More than a mere increase in depressive symptoms, certain sleep anomalies in pregnant women are significantly associated with lifelong diagnoses of depression according to DSM-IV criteria. This is the case for reduction of the duration of sleep and nocturnal awakening during the first trimester of pregnancy and for reduction of the duration of sleep during the second trimester. These results appear to suggest that a decrease in sleep duration at the beginning of pregnancy, a moment when the need for sleep increases, could underscore a vulnerability to depression or a sequela of a past depressive episode. In the same manner, the elevated frequency of nightmares and difficulties sleeping during pregnancy in the "depressed" group could be explained as the effects of a prior depressive episode [19] or as the prodomal state of postpartum depression (PPMD) [43] or an association of both. The pattern of sleep anomalies during pregnancy that we describe as being associated with a diagnosis of lifelong depression differs from that found by Coble et al. [26] in 14 women with a personal history of depression [26]. However, like this author, we are reporting sleep alterations that occurred very early in the pregnancies of these women at risk and in particular for the duration of sleep. Moreover, it should be noted that nocturnal awakening during the first trimester of pregnancy and early awakening, pain during sleep and morning sleepiness during the second trimester are linked to an increase in the probability of developing postpartum depression (PPMD) and not to the fact of having only one major depressive episode outside postpartum (MDOPP). These results suggest that the impact of a personal history of depression on the pregnant women's sleep is lower than a future episode of postpartum depression (PPMD).

The pattern of sleep that we have just described could therefore represent a prodromal state of PPMD or a marker for vulnerability to PPMD. Finally, the strong association that exists between PPMD and bipolarity could lead to the hypothesis that these sleep abnormalities during pregnancy could be interpreted more broadly as a risk factor for bipolarity in association with the circadian dysregulation that is described in this pathology [44,45]. Knowledge of these abnormal sleep patterns should make it possible to better define strategies to improve sleep during pregnancy (bright light exposure, behavioral therapy for insomnia, manipulation of the sleep/wake rhythm, interpersonal and social rhythm therapy) in order to prevent PPMD [46,47].

The results of this study should be considered in the light of some limitations.

First of all, this study only used subjective sleep data within the limits of self-reporting, notably regarding sleep duration. Several authors have already reported that pregnant women sleep approximately 30 minutes less than they declare [28].

Second, the retrospective collection of maternal sleep data during pregnancy may involve recall biases. This is however unlikely since sleep changes abnormalities reported in the current study are perfectly concordant with those described in previous studies conducted on similar populations [19,23-25,28,32].

Third, the women in our cohort had potentially few medical complications during pregnancy because our exclusion criteria were broad in terms of infant pathology and prematurity. It is therefore logical to hypothesize that these pregnant women could have better sleep than the general population. In this context, it is reassuring to observe for the generalization of our results, that the sleep disturbances during pregnancy that we have described are in agreement those described in other studies [23-25].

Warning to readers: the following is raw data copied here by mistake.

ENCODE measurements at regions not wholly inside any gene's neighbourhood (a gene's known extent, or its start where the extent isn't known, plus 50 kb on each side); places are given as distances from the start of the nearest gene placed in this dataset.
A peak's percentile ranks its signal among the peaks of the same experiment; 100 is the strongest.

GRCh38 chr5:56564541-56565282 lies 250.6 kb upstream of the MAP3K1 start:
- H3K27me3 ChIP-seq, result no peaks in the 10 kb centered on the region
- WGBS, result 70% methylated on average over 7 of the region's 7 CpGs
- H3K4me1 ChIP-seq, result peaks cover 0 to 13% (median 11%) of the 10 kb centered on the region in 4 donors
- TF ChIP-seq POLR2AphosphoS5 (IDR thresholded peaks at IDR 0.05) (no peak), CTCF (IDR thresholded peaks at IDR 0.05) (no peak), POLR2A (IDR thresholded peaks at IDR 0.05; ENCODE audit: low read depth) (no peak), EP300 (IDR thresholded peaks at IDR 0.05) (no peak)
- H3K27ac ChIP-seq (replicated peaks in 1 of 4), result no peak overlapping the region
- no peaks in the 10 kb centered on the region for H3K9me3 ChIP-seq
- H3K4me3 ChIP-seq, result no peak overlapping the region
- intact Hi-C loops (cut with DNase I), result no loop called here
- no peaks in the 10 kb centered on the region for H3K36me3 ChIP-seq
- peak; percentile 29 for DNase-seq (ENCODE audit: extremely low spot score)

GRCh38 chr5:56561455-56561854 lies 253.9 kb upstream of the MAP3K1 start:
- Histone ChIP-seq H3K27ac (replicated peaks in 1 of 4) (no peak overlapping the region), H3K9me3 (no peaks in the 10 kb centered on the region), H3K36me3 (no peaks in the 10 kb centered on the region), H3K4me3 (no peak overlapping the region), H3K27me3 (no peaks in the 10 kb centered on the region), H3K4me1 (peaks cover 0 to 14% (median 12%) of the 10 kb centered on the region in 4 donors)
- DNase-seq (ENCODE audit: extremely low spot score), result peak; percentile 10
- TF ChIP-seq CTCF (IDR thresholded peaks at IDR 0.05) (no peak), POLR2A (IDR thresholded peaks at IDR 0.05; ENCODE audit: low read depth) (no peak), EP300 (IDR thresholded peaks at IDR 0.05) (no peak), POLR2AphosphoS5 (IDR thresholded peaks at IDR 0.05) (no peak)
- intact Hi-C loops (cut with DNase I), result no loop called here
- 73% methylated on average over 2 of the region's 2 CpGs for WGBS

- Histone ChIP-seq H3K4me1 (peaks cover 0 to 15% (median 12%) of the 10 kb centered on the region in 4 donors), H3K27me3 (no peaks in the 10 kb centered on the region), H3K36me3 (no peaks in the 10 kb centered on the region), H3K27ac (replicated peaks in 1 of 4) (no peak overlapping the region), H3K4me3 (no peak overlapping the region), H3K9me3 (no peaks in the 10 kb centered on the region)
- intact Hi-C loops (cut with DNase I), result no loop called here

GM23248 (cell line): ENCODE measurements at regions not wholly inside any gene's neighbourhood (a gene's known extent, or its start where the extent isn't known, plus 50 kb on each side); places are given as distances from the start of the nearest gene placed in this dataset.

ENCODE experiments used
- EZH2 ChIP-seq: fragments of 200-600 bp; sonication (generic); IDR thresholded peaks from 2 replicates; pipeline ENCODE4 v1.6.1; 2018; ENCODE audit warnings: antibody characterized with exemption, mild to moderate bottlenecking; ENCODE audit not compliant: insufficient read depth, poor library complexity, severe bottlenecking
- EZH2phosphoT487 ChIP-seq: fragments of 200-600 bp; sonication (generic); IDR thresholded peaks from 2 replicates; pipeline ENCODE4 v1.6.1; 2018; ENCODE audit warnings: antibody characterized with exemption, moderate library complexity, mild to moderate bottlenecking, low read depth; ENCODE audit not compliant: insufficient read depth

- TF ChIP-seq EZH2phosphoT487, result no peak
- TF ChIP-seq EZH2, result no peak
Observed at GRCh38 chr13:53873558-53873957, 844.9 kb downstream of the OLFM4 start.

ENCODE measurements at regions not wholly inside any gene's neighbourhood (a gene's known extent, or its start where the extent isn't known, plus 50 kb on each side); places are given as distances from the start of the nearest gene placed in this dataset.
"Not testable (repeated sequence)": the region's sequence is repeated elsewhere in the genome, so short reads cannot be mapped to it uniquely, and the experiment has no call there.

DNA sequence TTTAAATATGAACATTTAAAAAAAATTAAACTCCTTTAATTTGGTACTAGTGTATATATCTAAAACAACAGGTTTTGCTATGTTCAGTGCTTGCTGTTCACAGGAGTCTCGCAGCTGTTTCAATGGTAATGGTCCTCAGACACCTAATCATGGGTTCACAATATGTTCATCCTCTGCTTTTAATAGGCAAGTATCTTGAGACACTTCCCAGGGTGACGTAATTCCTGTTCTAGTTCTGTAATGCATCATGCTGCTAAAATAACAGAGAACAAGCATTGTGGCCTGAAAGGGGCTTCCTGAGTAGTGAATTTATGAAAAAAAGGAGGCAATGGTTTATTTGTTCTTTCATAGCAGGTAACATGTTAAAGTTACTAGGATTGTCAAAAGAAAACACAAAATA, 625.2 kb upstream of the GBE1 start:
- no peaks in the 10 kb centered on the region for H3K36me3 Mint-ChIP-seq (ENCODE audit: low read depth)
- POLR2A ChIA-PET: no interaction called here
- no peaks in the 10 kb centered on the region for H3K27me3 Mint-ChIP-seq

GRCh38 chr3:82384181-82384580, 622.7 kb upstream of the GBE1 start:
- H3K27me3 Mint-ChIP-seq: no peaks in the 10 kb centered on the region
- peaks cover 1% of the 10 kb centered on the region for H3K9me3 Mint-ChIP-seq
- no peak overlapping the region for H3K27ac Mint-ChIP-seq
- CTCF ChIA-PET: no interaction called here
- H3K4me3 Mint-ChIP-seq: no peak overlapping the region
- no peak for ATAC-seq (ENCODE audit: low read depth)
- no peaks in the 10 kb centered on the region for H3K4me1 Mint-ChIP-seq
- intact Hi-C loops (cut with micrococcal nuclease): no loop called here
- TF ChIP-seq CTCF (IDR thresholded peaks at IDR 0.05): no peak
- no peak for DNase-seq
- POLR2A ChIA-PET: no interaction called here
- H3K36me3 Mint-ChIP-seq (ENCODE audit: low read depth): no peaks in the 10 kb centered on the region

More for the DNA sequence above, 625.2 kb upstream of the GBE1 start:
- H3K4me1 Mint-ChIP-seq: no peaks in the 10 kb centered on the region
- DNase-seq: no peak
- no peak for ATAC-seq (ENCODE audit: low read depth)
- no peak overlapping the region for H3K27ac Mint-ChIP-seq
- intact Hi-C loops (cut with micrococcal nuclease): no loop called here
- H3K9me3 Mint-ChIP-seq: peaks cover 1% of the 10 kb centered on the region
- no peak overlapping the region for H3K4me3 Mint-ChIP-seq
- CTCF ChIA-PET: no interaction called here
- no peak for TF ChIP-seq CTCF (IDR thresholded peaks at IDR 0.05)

Fourth, among the 217 women in our cohort, only 34 had a diagnosis of MDD according to DSM-IV criteria and only 17 of them developed PPMD. This low percentage of depression in our cohort is probably in part due to the selection bias induced by the long duration of the study (2 years). We could therefore hypothesize that given their symptoms, more depressed women refused to participate in the study or left before the end. While it is true that the low number of depressed women decreased the power of our results, the fact that the results related to the depressive symptoms of our entire cohort are in agreement with those of depressed women is in favor of their reliability. Of course, future studies with larger cohorts will be needed to confirm our results.

Fifth, some women who developed PPMD during follow-up had personal histories of depression before pregnancy. In that case, it is impossible to totally eliminate the impact of past depression on sleep pattern during pregnancy that is specifically associated with PPMD. However, the absence of an association between sleep anomalies during pregnancy and a major depressive episode outside of the postpartum period (MDOPP) supports the hypothesis of a PPMD-specific sleep pattern during pregnancy.

In conclusion, this study of 217 participants made it possible to describe the sleep patterns of women during pregnancy and confirmed certain anomalies found in previous studies. This is the first study that has attempted to characterize both sleep alterations in pregnant women with diagnosis of a lifelong major depressive episode and a sleep pattern that constitute a prodromal state or a vulnerability marker of PPMD. Our results could have a certain number of implications in terms of PPMD prevention in pregnant women and should enable the development of more specific strategies that aim to improve sleep to diminish PPMD. These results should be confirmed by longitudinal studies of large cohorts of women at great risk of MDD in order to better differentiate the sleep pattern of pregnant women presenting a history of depression from that of women who only have PPMD during the follow-up and who could therefore present a prodromal state or a risk factor for PPMD and perhaps even bipolarity.